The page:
• WordNet 3.6
    • v instance clarify by giving an example of
    • n instance an item of information that is typical of a class or group "this patient provides a typical example of the syndrome","there is an example on page 10"
    • n instance an occurrence of something "it was a case of bad judgment","another instance occurred yesterday","but there is always the famous example of the Smiths"
    • ***
Webster's Revised Unabridged Dictionary
  • Interesting fact: The first time there was an instance where they had a separate toilet for women and men was in 1739 at a ball in Paris
    • Instance A token; a sign; a symptom or indication.
    • Instance Occasion; order of occurrence. "These seem as if, in the time of Edward I., they were drawn up into the form of a law, in the first instance ."
    • Instance That which is instant or urgent; motive. "The instances that second marriage move
      Are base respects of thrift, but none of love."
    • Instance That which offers itself or is offered as an illustrative case; something cited in proof or exemplification; a case occurring; an example; as, we could find no instance of poisoning in the town within the past year. "Most remarkable instances of suffering."
    • Instance The act or quality of being instant or pressing; urgency; solicitation; application; suggestion; motion. "Undertook at her instance to restore them."
    • v. i Instance To give an example. "This story doth not only instance in kingdoms, but in families too."
    • v. t Instance To mention as a case or example; to refer to; to cite; as, to instance a fact. "I shall not instance an abstruse author."
    • ***
Century Dictionary and Cyclopedia
  • Interesting fact: In the 1940s, the FCC assigned television's Channel 1 to mobile Services(two-way radios in taxicabs, for instance) but did not re-number theotherchannel assignments. That is why your TV set has channels 2 and up, butnochannel 1.
    • n instance Presence; present time.
    • n instance A happening or occurring; occurrence; occasion: as, it was correct in the first instance; a court of first instance (that is, of primary jurisdiction).
    • n instance A case occurring; a case offered as an exemplification or a precedent; an example; originally, a case offered to disprove a universal assertion: as, this has happened in three instances.
    • n instance Hence Evidence; proof; token.
    • n instance An impelling motive; influence; cause.
    • n instance The process of a suit.
    • n instance In Scots law, that which may be insisted on at one diet or course of probation.
    • n instance The act or state of being instant or urgent; insistence; solicitation; urgency.
    • instance To cite as an instance; adduce in illustration or confirmation; mention as an example.
    • instance To furnish an instance or example of; exemplify; manifest.
    • instance To take or receive example or examples; give or find illustration: followed by in.
    • ***
Chambers's Twentieth Century Dictionary
  • Interesting fact: The Puritans had such an obsessive fear of masturbation that almost any means were used to curtail the practice. For instance, some doctors recommended covering the penis with plaster of Paris.
    • n Instance in′stans quality of being urgent: solicitation: occurrence: occasion: example:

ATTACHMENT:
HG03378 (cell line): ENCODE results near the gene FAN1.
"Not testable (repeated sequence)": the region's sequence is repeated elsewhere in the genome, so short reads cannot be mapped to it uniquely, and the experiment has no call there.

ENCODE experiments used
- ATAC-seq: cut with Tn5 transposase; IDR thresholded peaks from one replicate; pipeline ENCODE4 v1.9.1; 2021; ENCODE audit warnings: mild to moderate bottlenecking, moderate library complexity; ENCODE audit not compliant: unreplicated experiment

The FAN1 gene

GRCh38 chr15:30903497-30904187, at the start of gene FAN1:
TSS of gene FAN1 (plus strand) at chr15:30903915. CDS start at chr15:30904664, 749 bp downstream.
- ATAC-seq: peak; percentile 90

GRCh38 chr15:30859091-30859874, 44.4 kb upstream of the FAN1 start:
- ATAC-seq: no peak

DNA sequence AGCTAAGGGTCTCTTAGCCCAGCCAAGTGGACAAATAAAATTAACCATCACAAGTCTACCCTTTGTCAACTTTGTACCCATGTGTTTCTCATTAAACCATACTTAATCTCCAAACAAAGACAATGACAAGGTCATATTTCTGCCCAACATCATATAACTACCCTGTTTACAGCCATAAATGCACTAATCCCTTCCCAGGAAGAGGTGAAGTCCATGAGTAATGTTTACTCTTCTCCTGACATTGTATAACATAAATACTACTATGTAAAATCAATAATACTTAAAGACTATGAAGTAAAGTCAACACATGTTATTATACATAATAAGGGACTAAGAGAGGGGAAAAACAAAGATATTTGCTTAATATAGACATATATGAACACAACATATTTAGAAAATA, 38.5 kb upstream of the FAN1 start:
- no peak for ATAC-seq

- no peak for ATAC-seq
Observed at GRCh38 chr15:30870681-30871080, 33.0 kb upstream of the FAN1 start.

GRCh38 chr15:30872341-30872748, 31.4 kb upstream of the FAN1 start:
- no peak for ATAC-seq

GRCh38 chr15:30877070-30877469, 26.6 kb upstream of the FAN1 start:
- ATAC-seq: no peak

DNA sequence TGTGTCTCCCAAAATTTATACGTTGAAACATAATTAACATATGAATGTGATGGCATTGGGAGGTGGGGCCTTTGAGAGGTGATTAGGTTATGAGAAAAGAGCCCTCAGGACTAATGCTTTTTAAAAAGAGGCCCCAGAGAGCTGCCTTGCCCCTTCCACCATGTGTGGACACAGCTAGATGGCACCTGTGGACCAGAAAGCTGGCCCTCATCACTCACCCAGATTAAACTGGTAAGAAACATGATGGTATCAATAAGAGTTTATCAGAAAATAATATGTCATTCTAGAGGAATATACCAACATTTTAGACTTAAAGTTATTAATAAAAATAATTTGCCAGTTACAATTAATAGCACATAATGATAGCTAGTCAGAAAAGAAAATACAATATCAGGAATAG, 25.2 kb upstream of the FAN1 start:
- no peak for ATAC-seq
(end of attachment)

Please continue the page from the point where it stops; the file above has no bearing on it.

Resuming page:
• v.t Instance to mention as an example
    • n Instance in′stans (Shak.) evidence, proof
    • ***


  • John Ruskin
    “Remember that the most beautiful things in the world are the most useless; peacocks and lilies, for instance.”
  • Franklin P. Jones
    “You can learn many things from children. How much patience you have, for instance.”
  • Christian Nevell Bovee
    “What we call conscience in many instances, is only a wholesome fear of the law.”
  • Saul Bellow
    Saul Bellow
    “There are evils that have the ability to survive identification and go on for ever... money, for instance, or war.”
  • George Washington
    “Lenience will operate with greater force, in some instances than rigor. It is therefore my first wish to have all of my conduct distinguished by it.”
  • Mark Twain
    “You perceive I generalize with intrepidity from single instances. It is the tourist's custom.”


Webster's Revised Unabridged Dictionary
F. instance, L. instantia, fr. instans,. See Instant
Chambers's Twentieth Century Dictionary
O. Fr.,—L. instantiainstans.


In literature:

Finally, in a few instances, it retains some measure of its probably original function of air-breathing.
"Man And His Ancestor" by Charles Morris
At midnight, for instance, the position of the sun is definite, viz.
"Pioneers of Science" by Oliver Lodge
As to the inheritance of vigour and endurance, the English race-horse offers an excellent instance.
"The Variation of Animals and Plants Under Domestication, Volume II (of 2)" by Charles Darwin
We have said that the sheep-farmer had gone down, in this instance, under adverse circumstances of very extensive bearing.
"Leading Articles on Various Subjects" by Hugh Miller
Medicines, special foods, better air, might in like manner be instanced as producing multipled results.
"Essays: Scientific, Political, & Speculative, Vol. I" by Herbert Spencer
Instances in the Laocoon and Theseus.
"Modern Painters Volume II (of V)" by John Ruskin
Indeed, it may be said that such appeal has resulted in uncertainty, and in many instances in confusion.
"The Truth About Woman" by C. Gasquoine Hartley
This is only one of a thousand instances in which, despite all restrictions, they do as they please.
"Our Moslem Sisters" by Annie Van Sommer
For instance, whether it is better to give it in whole days, or by half-days, or to spread it over the ordinary days of work.
"The Claims of Labour an essay on the duties of the employers to the employed" by Arthur Helps
What do you mean by 'unsettled hurries,' for instance?
"Shirley" by Charlotte Brontë
Give another instance of the sympathy between these membranes.
"A Treatise on Anatomy, Physiology, and Hygiene (Revised Edition)" by Calvin Cutter
For instance, it may be used in a narrow sense to indicate the character and quality of the civil relations.
"History of Human Society" by Frank W. Blackmar
Another instance of descent in the female line among the Jews is met in Nehemiah 7, 63.
"Woman under socialism" by August Bebel
What a capital instance of dream-celerity, thought he!
"When Ghost Meets Ghost" by William Frend De Morgan
I brought her into Plymouth; and here another instance of luck.
"The Complete Project Gutenberg Works of Jane Austen" by Jane Austen
For instance, let us suppose that we have a certain quantity of charcoal; this is nearly pure carbon.
"The Elements of Agriculture" by George E. Waring
It is one of the many instances in which the ritual has survived the religion.
"The New Gulliver and Other Stories" by Barry Pain
In Jane Austen's books, for instance, we have grown up in familiarity with the characters and we cannot associate them with others.
"Springtime and Other Essays" by Francis Darwin
A striking instance of the audacity of the ape, in attacking the human species, is related by M. Mollien, in his Travels in Africa.